Spring pigeon shooting – how is pigeon behaviour affected?
Tom Payne is kept guessing as the early spring conditions affect the pigeons’ behaviour, but he still manages a good session in the hide
Spring is around the corner — I’m sitting here writing this looking at snowdrops, and daffodils are beginning to make an appearance in the garden. What I’ve actually been concentrating on in the garden, though, is not pretty flowers — I’ve been watching how much the clover has started to move.
The early to middle part of February became very spring-like. As I drove around on my reconnaissance trips enjoying the sunshine, I was surprised to see quite a number of farmers out drilling barley. It was only 5 February, which is very early to drill.
The problem is that early drill very rarely shoots properly in the winter months. This is normally because pigeons are still in winter crop mode, hammering oilseed rape. However, there are areas now that have little or no rape at all, and so an early drill in certain places does sometimes hold a few birds. On the whole, though, those early drillings are ignored by the pigeons.
In an ideal world, you need warm afternoons with a light breeze for shooting drillings. Those warm spring afternoons with intermittent rain showers always lead me to a specific situation, and it’s one of my favourites to shoot: grazed or freshly grazed clover.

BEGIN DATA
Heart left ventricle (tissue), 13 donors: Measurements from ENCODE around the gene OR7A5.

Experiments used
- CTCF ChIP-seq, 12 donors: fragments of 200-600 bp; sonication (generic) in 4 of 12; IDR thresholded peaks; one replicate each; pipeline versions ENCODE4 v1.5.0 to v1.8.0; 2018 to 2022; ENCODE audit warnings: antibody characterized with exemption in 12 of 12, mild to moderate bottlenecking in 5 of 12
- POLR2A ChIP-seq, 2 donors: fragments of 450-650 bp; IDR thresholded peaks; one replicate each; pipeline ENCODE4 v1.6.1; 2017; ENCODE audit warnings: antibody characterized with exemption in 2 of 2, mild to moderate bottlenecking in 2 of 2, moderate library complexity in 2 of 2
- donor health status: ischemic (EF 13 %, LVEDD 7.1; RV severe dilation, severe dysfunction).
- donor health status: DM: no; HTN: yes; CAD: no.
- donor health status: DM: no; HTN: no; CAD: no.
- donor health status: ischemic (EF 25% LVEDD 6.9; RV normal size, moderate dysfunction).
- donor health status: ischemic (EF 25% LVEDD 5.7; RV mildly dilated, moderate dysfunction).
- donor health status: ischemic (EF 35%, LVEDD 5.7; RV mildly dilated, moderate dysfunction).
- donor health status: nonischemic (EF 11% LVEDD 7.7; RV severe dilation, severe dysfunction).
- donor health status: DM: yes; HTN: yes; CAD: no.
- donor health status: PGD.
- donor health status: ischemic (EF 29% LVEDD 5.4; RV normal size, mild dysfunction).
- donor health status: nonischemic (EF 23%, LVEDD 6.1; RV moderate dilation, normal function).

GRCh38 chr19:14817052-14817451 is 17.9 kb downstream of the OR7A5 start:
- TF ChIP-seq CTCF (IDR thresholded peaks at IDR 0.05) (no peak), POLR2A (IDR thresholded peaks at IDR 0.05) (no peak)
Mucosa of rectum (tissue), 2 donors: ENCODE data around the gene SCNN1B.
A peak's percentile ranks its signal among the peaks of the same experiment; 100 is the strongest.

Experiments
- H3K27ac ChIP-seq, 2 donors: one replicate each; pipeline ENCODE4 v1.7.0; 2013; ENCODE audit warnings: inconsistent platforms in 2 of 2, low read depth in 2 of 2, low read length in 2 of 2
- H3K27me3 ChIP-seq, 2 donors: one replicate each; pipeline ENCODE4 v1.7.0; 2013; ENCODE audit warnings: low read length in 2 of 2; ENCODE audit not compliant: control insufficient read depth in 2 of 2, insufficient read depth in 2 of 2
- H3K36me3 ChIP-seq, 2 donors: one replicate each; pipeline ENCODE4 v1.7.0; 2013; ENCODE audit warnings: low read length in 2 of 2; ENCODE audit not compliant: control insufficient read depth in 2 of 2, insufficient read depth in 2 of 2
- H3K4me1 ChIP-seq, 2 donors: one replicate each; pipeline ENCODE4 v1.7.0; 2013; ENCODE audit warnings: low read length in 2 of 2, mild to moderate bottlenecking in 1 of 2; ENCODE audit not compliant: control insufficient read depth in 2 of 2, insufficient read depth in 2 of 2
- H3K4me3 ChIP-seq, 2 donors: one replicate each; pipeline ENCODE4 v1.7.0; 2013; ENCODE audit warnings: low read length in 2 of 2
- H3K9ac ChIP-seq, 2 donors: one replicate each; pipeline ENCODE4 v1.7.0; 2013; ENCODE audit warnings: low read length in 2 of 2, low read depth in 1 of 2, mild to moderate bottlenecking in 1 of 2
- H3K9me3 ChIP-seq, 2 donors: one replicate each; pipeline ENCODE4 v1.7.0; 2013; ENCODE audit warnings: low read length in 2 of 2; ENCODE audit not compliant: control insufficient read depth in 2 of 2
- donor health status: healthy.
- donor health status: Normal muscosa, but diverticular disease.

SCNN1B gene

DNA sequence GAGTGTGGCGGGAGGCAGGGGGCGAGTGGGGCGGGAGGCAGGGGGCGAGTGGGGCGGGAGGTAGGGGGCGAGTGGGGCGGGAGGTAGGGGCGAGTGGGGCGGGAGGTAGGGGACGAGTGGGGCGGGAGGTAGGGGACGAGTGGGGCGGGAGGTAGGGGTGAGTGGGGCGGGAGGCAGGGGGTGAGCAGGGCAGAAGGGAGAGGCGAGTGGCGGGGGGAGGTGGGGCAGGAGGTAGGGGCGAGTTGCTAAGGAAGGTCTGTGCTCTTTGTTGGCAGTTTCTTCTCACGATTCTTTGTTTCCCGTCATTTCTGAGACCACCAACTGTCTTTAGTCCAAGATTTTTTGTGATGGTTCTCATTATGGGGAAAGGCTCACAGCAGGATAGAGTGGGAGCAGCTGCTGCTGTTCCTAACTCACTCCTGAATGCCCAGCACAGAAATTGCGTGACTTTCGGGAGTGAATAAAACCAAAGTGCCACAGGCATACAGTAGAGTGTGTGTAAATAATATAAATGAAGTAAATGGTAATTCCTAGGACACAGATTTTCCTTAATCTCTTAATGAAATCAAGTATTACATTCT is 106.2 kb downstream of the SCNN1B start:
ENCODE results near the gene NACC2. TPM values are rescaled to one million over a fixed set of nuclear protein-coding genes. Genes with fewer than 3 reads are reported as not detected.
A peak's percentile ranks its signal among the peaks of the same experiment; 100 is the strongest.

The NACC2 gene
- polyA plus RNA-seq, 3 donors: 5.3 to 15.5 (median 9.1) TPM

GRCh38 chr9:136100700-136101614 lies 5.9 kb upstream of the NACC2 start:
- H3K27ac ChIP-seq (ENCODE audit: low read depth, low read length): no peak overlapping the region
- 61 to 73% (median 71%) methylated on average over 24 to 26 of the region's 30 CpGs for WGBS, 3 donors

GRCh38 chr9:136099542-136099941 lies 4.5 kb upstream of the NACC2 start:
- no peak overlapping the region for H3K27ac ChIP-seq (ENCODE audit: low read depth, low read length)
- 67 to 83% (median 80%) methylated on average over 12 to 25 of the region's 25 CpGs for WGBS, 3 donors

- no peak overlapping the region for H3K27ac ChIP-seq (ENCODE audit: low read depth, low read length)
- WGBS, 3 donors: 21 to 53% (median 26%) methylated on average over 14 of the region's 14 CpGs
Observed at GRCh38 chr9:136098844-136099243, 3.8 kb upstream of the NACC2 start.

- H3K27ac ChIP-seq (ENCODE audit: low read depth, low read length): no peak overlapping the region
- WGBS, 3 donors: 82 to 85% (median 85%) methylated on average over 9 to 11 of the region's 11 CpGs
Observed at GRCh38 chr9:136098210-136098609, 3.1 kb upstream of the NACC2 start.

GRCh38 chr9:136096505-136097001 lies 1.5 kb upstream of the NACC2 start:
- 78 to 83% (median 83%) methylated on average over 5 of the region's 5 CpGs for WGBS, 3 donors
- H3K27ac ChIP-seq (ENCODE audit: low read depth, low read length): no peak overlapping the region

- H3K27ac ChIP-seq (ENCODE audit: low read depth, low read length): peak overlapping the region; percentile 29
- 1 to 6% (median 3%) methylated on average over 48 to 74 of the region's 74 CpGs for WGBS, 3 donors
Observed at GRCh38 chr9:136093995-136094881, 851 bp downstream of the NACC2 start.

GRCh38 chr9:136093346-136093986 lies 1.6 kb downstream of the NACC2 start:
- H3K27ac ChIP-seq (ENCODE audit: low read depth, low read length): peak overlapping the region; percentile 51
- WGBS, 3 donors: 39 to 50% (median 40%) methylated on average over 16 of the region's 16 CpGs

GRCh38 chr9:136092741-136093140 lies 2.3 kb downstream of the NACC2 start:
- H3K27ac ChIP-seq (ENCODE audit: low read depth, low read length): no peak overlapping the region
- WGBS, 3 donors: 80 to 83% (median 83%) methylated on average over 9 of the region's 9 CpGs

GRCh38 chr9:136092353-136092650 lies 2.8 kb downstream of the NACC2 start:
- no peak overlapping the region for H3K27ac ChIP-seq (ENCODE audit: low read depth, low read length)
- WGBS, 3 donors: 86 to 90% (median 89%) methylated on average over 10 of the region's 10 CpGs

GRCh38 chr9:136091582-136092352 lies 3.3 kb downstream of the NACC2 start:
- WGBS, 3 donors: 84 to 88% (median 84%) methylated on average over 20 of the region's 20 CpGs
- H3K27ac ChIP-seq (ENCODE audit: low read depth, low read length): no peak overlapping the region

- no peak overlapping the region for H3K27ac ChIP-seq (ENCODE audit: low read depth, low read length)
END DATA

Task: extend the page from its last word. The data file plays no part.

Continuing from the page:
You know when pigeons switch on to it for a couple of days because you see birds feeding on rugby pitches, verges, roundabouts — basically any low-cut grass. They can switch on and off it very quickly, and the weather is important. A bit of light rain followed by warm weather or broken clouds and a warm sun with a light wind are perfect clover conditions.
It was a Sunday afternoon and I was trying to make a plan for shooting on the Monday. It was a warm afternoon so I went for a drive, and that was when I began seeing farmers getting ready to start drilling. Monday was due to have similar conditions, but this early into February I was confident the birds would stay on green crops, mainly oilseed rape, even with the unseasonably warm weather.
But as I drove around I couldn’t find birds anywhere, although I did spot the odd one or two on bits of grass here and there. Had I travelled miles, knowing in my gut where they could be?
At about 3pm I decided to trust my instinct and go to check out one of my favourite spots. I thought it would be far too early for this particular farm but maybe, just maybe, it would come up trumps.
I drove up the farm track, looking over the fields to my right. I pulled up and saw an ash tree full of pigeons. I couldn’t believe it, and I suddenly realised the whole field was blue with pigeons shoulder to shoulder. It had been a while since I’d seen birds like that. I wish I had trusted my gut in the morning but it was still only February, so I had not been expecting this.
The next day was on, and I was very excited. Not only is shooting over clover a very rare thing these days but it is such a joyous experience; the most relaxed pigeon shooting you will ever have the pleasure of partaking in. It’s like shooting over a lovely carpet. Everything is easy. It’s a ‘slippers on, in the hide’ situation.